Intercepts

Reforming Reforms

Defense Department reforms would seem to be old hat by now — there have been seemingly endless ongoing reform initiatives at the department over the years.

This year, Defense Secretary Donald Rumsfeld has produced some of the most significant proposals to date. But those business reform initiatives have a better chance of success than previous ones, a senior Navy official involved with the process said Nov. 7.

That is largely due to the decision to let organizations reinvest the money they save back into their own organizations, said Vice Adm. Joe Dyer, chairman of the executive steering committee of the DOD Business Initiative Council. A clear focus from DOD's senior leadership also helps, he added.

Traditionally, when a program saved money, those dollars were cut from the budget, sapping motivation for improving business processes. The services now are able to "retain savings and to reallocate to higher priorities within the services and to provide motivation for bringing forward good ideas," Dyer said.

The council, formed earlier this year by Rumsfeld to spearhead projects that have the ability of improving DOD business operations, selected a handful of programs, including a number that involve information technology. One of the projects is DOD's effort to buy enterprisewide software licenses.

The council's efforts have also received "energetic support" from E.C. "Pete" Al.dridge, DOD's undersecretary for acquisition, technolog.y and logistics, and the three service secretaries. "They come from a business background," Dyer said, and they expect those projects to move forward quickly.

According to Rear Adm. Robert Cowley, executive director and Navy representative to the council, the initial 10 projects are quick-hits, which have little or no cost and can show savings as early as fiscal 2003. The council will have action plans for the proj.ects by early December.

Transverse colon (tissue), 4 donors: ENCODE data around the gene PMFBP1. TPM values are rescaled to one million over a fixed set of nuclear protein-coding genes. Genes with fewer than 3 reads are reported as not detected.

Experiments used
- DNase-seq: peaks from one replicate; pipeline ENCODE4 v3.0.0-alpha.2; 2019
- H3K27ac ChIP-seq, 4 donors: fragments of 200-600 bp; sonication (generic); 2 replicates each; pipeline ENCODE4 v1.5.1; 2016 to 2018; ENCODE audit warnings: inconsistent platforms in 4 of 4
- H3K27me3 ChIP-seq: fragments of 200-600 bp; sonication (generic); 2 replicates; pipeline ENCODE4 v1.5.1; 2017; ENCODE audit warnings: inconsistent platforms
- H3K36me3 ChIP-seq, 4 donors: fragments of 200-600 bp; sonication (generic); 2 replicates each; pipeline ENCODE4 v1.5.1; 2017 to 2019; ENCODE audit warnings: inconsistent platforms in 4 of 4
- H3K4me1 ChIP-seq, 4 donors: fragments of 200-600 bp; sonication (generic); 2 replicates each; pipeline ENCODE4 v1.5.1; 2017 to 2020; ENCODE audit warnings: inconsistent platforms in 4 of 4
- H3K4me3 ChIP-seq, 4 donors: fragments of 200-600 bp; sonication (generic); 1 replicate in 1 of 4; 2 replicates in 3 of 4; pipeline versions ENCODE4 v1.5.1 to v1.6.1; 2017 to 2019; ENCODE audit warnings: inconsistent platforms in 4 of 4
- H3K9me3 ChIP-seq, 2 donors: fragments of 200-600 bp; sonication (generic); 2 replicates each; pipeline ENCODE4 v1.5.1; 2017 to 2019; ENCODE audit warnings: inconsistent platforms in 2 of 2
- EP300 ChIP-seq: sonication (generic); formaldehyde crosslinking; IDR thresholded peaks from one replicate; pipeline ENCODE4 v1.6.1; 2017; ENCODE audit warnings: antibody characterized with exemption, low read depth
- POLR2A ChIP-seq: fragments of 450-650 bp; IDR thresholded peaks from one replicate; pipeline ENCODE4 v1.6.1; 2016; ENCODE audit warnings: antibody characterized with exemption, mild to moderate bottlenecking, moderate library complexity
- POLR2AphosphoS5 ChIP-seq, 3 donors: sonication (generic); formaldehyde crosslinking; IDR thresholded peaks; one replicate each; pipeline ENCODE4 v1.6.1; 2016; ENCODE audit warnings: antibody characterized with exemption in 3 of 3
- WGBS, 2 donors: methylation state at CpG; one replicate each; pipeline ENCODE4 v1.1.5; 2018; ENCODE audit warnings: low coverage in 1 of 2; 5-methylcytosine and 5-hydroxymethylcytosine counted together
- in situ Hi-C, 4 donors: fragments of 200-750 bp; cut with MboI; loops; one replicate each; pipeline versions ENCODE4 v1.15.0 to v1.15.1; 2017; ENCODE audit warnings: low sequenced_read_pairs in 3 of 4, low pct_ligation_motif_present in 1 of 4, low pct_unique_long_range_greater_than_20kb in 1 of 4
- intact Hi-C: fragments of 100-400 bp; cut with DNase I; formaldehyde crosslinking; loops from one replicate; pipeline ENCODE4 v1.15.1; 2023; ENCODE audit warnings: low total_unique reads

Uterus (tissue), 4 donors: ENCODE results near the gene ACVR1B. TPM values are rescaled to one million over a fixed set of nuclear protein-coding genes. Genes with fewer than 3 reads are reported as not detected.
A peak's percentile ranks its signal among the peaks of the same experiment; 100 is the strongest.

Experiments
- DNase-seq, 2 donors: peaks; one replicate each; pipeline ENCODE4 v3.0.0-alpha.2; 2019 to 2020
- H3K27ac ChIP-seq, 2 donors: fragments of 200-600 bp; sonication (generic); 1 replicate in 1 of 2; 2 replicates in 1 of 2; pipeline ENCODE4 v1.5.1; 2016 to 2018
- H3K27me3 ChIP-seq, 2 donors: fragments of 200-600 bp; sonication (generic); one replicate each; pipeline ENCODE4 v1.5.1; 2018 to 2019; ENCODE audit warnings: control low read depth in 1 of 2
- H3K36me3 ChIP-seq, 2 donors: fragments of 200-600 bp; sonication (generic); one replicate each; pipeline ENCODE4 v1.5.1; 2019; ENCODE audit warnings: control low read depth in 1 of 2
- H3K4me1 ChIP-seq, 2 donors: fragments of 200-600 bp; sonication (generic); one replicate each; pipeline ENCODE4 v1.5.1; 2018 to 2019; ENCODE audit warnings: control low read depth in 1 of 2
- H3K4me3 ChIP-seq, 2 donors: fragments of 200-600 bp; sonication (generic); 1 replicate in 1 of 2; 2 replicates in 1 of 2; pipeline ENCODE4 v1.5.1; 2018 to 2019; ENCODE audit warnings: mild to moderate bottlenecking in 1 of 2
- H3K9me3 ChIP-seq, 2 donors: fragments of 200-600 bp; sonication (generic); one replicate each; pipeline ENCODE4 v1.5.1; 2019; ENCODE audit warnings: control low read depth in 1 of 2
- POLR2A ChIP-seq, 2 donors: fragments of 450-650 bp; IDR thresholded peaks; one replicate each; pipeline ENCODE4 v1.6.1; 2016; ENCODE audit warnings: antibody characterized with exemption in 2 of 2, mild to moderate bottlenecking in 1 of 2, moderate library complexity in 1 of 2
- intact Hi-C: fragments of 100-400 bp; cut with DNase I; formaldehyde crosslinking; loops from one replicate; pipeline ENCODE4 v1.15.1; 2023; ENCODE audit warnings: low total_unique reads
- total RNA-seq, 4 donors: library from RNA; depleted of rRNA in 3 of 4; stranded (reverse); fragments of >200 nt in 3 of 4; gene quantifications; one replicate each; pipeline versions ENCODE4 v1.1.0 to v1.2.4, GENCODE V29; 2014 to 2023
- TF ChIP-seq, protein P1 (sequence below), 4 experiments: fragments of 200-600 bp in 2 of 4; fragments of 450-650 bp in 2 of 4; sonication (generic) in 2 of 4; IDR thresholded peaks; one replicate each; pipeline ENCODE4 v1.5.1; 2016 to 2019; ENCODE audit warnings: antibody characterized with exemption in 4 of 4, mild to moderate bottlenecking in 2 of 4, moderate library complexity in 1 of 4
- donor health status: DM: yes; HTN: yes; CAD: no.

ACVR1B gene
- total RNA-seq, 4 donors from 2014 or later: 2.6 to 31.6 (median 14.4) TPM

Follow the Money

Despite DOD's preoccupation with fighting a war, that effort has not diluted the focus on fixing the department's abysmal financial systems.

DOD financial fixes were a top priority in the pre-Sept. 11 world, but there had been speculation that the effort would fall by the wayside during the war on terrorism. That is not so, according to several DOD officials and observers.

Government auditors have said that DOD's financial woes — largely due to its antiquated financial systems — are the primary reason the federal government does not have auditable books.

DOD officials are pressing forward with plans to create a financial management enterprise architecture, a road map for planning, developing and implementing financial systems that meet federal requirements.

Financial fixes are seen as a cornerstone of other DOD reforms because it is nearly impossible to track performance without being able to track costs and savings. A major problem: DOD is overwhelmed with a huge number of legacy financial systems.

Conference Roadblocks

Terrorism has been tough on the conference business, especially defense-related conferences.

With a dwindling number of attendees, some have been canceled outright while others have been scaled back. This year's Milcom conference, for example, had fewer attendees than expected.

And some conferences have also tried to keep the press at arm's length. DOD public affairs officials had Milcom organizers tell reporters that Gen. Richard Myers, chairman of the Joint Chiefs of Staff, would not answer questions after his speech. Myers, however, went on to take audience questions.

Other conferences have decided to ban the press al.together. AIE Conferences, which is organizing the Military IT conference, said that no reporters would be allowed at the two-day conference.

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NEXT STORY: Military financial systems flagged

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